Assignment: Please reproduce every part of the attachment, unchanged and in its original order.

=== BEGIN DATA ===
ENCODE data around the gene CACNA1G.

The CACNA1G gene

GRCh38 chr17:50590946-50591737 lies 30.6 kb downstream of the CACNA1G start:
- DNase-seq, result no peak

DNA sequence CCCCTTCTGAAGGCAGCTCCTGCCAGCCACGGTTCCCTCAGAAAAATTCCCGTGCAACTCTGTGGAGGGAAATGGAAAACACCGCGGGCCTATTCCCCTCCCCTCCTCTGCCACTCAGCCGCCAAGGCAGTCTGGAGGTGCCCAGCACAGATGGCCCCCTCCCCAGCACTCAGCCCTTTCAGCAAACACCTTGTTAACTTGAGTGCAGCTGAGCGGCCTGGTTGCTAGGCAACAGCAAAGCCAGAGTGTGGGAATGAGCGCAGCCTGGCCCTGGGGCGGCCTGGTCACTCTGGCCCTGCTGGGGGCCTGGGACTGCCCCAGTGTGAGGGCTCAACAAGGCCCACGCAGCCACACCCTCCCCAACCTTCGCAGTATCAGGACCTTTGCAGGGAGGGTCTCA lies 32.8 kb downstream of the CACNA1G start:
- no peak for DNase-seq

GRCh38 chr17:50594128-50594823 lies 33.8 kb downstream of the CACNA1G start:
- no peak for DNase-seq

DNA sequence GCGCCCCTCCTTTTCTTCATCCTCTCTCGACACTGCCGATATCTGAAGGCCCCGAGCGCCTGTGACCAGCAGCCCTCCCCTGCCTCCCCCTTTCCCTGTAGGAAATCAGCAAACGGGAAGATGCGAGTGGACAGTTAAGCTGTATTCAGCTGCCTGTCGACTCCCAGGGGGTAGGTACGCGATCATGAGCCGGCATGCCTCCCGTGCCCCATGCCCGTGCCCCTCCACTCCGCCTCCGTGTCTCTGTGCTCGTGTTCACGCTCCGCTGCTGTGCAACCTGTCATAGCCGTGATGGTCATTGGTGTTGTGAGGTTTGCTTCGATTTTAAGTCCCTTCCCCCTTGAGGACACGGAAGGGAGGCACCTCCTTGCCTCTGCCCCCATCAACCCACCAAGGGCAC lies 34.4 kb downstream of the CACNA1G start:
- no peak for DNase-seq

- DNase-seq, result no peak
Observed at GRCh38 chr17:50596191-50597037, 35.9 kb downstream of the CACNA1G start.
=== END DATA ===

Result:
ENCODE data around the gene CACNA1G.

The CACNA1G gene

GRCh38 chr17:50590946-50591737 lies 30.6 kb downstream of the CACNA1G start:
- DNase-seq, result no peak

DNA sequence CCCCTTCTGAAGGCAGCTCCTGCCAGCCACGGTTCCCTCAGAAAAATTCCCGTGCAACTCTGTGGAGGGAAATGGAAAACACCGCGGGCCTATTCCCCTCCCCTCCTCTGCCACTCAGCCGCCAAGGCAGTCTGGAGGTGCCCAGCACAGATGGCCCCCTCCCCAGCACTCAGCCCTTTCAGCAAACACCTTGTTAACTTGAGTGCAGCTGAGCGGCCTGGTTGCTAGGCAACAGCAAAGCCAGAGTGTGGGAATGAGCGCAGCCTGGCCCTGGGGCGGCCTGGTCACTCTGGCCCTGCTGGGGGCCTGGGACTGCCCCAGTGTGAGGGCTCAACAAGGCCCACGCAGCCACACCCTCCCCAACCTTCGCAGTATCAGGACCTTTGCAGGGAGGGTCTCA lies 32.8 kb downstream of the CACNA1G start:
- no peak for DNase-seq

GRCh38 chr17:50594128-50594823 lies 33.8 kb downstream of the CACNA1G start:
- no peak for DNase-seq

DNA sequence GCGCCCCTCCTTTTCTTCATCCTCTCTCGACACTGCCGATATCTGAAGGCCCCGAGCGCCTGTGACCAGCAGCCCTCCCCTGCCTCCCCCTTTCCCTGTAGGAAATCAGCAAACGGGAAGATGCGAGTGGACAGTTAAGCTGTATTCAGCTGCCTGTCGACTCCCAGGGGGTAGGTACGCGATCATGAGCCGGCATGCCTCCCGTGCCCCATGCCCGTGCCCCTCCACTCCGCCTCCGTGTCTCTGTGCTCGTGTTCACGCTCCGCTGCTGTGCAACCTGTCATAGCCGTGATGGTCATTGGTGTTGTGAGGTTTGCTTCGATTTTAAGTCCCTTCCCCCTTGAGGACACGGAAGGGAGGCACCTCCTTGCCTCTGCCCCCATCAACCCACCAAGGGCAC lies 34.4 kb downstream of the CACNA1G start:
- no peak for DNase-seq

- DNase-seq, result no peak
Observed at GRCh38 chr17:50596191-50597037, 35.9 kb downstream of the CACNA1G start.